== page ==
Ethiopian Prime Minister Meles Zenawi solidified his position of temporary intervention, saying he would not send Ethiopian military units into the Somali capital, Mogadishu, but encircle the city instead so as to contain the ICU. A government spokesman appeared to offhandedly conflict with this statement however, by saying of the ICU retreat: ‘This is the first stage of victory… When this is all over, we will enter Mogadishu peacefully.’ Ethiopian bombings continued, with three people killed in Leego, east of Burhakaba.
A great deal of speculation, along with claims and refutations, dealt with the number of Ethiopian forces involved in the war. According to an estimate by Rome-based Globe Research, Ethiopian forces around Baidoa were estimated to number about a division of 12,000 soldiers. Baidoa airport hosted a squadron of helicopters, and was being expanded by Ethiopian engineers to accommodate fighter aircraft. New radar was being installed. A second division of light infantry was being positioned against Beledweyne. A third prong was set to advance on Kismayo.
Second Front in Mudug and Hiran
On November 28, 2006, before the outbreak of general hostilities, ICU and Ethiopian troops had exchanged mortar fire in the divided province of Galkayo, Mudug region.
On December 22, 2006, Ethiopian troops were said to be amassing in Galkayo for what might turn into a second front of the war near Puntland.
On December 23, 2006, 500 Ethiopian troops and 8 tanks were reported to be heading towards Bandiradley.
On December 24, 2006, Ethiopia admitted its troops are fighting the Islamists. Ethiopian warplanes bombed ICU targets in Jawil and Kala-Bayrka 30 km south of Beledweyne in the Hiran region (300 km or 190 mi north of Mogadishu) and also struck Bandiradley, in Mudug (700 km or 430 mi north of Mogadishu). According to one witness: "We see planes striking us and heavy fighting on the ground intensifying."
Twelve men, identified as Ethiopian prisoners of war, were reported taken in Beledweyne. Eight Ethiopian aircraft were reported to have struck Beledweyne and its residential areas, causing protests in the streets. Ethiopian tanks cut the main Kala-Bayrka road, isolating the town.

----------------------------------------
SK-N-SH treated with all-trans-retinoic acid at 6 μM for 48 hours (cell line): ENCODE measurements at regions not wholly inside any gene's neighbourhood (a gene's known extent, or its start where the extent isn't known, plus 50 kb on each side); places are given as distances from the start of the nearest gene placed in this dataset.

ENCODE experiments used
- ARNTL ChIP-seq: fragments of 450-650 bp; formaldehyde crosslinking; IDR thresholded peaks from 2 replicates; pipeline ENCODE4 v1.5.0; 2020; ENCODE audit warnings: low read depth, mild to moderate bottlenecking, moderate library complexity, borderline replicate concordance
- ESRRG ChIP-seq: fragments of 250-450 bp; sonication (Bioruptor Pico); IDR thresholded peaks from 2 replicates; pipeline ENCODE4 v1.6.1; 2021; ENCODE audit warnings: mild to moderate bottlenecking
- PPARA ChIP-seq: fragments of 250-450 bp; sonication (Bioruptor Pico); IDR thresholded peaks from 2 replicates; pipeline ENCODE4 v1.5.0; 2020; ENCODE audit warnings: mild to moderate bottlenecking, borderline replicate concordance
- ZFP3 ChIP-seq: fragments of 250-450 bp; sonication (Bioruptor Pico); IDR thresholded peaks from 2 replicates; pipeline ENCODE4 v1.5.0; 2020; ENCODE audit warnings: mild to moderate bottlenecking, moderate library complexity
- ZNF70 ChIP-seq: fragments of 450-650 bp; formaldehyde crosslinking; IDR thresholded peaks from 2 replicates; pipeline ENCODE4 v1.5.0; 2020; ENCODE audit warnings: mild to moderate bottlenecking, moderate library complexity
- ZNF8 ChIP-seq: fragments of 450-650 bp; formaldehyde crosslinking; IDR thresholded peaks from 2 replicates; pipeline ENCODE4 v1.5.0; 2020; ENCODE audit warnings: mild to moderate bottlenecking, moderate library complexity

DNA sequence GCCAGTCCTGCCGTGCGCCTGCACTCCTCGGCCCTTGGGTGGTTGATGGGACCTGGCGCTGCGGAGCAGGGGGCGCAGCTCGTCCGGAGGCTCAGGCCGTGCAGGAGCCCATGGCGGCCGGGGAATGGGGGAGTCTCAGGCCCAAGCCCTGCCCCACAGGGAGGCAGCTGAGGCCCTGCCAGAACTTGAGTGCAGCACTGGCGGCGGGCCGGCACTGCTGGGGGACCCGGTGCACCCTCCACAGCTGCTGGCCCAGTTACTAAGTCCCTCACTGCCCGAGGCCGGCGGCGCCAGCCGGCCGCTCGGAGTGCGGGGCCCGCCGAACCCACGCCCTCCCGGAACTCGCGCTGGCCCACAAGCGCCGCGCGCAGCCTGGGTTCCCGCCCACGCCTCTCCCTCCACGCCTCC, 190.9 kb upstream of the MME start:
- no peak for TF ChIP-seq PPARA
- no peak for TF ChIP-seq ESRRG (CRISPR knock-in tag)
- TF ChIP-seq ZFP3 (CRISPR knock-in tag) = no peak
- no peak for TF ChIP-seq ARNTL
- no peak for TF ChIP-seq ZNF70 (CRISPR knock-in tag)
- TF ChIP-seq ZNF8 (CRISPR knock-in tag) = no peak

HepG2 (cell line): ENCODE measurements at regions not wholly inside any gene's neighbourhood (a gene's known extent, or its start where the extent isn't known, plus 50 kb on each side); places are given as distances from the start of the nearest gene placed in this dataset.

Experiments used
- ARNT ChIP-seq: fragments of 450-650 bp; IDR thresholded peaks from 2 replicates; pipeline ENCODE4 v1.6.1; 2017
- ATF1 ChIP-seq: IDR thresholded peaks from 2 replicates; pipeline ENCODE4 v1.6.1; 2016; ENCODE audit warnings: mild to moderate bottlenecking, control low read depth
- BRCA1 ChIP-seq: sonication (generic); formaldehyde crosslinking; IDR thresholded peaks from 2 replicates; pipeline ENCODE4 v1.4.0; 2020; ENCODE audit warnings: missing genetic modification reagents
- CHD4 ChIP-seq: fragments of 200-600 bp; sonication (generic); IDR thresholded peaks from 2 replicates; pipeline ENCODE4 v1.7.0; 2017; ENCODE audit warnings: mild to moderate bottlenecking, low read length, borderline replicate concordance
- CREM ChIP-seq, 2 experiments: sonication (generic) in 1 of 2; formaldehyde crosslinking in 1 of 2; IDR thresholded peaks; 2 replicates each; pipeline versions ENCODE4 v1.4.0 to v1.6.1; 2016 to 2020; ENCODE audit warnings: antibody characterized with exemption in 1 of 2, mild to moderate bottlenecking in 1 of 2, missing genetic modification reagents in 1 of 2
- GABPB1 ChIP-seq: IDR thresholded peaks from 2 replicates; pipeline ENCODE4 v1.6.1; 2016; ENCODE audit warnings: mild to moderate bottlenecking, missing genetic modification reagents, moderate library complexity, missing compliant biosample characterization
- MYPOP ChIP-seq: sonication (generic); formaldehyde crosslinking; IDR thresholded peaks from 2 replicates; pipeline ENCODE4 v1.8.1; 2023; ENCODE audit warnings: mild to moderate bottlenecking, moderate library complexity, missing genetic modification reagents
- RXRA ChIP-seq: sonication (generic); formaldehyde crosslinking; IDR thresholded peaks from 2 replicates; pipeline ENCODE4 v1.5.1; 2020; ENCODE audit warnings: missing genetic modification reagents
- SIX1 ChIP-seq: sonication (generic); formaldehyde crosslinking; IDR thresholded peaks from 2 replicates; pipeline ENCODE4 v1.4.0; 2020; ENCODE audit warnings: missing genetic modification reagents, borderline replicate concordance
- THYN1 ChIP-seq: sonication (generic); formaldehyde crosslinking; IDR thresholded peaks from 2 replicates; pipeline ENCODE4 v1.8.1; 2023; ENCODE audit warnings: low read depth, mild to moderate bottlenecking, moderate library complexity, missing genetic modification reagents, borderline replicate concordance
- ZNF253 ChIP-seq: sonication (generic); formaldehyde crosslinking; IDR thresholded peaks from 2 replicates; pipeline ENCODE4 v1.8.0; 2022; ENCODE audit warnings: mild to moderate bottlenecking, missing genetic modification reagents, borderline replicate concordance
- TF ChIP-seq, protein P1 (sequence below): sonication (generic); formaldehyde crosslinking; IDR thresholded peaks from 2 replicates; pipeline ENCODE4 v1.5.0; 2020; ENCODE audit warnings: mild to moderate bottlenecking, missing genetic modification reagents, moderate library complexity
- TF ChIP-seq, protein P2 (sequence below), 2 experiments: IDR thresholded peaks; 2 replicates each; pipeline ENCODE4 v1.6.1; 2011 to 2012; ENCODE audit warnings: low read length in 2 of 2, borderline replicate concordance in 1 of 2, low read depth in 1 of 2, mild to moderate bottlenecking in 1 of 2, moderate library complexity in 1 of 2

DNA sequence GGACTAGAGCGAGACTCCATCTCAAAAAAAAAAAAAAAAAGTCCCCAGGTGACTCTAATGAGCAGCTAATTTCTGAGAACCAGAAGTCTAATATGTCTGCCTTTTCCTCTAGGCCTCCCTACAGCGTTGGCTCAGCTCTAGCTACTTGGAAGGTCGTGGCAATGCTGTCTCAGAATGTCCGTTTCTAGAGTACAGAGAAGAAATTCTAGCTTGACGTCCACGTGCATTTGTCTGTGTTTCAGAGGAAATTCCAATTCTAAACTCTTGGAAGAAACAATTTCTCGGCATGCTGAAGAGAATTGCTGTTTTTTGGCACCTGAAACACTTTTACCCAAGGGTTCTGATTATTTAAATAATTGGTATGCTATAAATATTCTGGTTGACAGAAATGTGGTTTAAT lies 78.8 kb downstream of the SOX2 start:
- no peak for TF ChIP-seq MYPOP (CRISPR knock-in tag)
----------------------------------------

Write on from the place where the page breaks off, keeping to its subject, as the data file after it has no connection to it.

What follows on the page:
Abdulahi Mire Areys, commander of forces for the semi-autonomous government of Puntland in Bandiradley say they were attacked by the ICU, including mortar fire.
ICU commander Mohamud Mohamed Jimale ("Aga-Weyne", "Big Feet") said Ethiopians had attacked Bandiradley and the Saddeh-Higlo region of Mudug.
Ethiopian forces, accompanied by the militia of warlord Abdi Qeybdid and the forces of Puntland occupied the ICU barracks of Bandiradley. (Abdi Qeybdid was the last warlord ousted from Mogadishu in July, 2006.) ICU spokesman Sheik Mohamood Jimale Agoweyne, stated Ethiopian aircraft were basing out of Galkayo airport.
On December 25, 2006, ICU officer Sheik Abdiqani Qorane Mohammed claimed Islamist forces killed an unspecified number of Ethiopian troops and downed an Ethiopian helicopter gunship at Bandiradley, while spokesman Sheik Asbdrahman Jiunikow admitted the ICU had retreated from Beledweyne, leaving it to advancing Ethiopian forces after a day of battle. Fighting was also said to be near Jawil in Hiran.
Fighting had advanced in the north, between Bandiradley in Mudug and Galinsor just inside the border of Adado district, Galgadud. Late in the day, Ethiopian troops had advanced from Galinsor and taken Adado, Galgadud, after the ICU abandoned the town following fierce fighting.
In Hiran, Ethiopian forces were reported to have taken both Beledweyne and Buuloburde, with unconfirmed reports that "hundreds of Ethiopian tanks" were moving along the road towards Jowhar. This presents a threat of a major flanking of ICU positions in Tiyoglow and Burhakaba by striking towards the Shabeellaha Dhexe area. The Ethiopian forces were accompanied by Somali warlord Mohamed Omar Habeb 'Mohamed Dhere,' who wished to reestablish his control over Jowhar. The returning ex-Governor of Hiran, Yusuf Dagabed, proclaimed that the town of Beledweyne was liberated and it was again legal to chew khat.
The loss of Adado meant that it became the third to fall to the advancing Ethiopian forces, after Bandiradley and Beledweyne. This has left the ICU vulnerable, with Jowhar their furthermost stronghold (90 kilometres (56 mi) north-east of Mogadishu) after losing vast amounts of territory as quickly as they had gained several months ago. Unconfirmed reports now say that this is due to a change in strategy by the ICU so as to employ guerilla warfare against the more technologically advanced Ethiopian military. The leader of the Council of Islamic Courts executive body appeared to confirm this: "The war is entering a new phase… we will fight Ethiopia for a long, long time and we expect the war to go everyplace." Other Islamic leaders did explicitly threaten guerilla war within Ethiopia, by placing Addis Ababa as a target for suicide bombings. In response to this, the Ethiopian-backed TFG announced an amnesty to any ICU fighter who renounced violence by giving up arms. "The government will not take revenge," a government spokesman was reported to have said.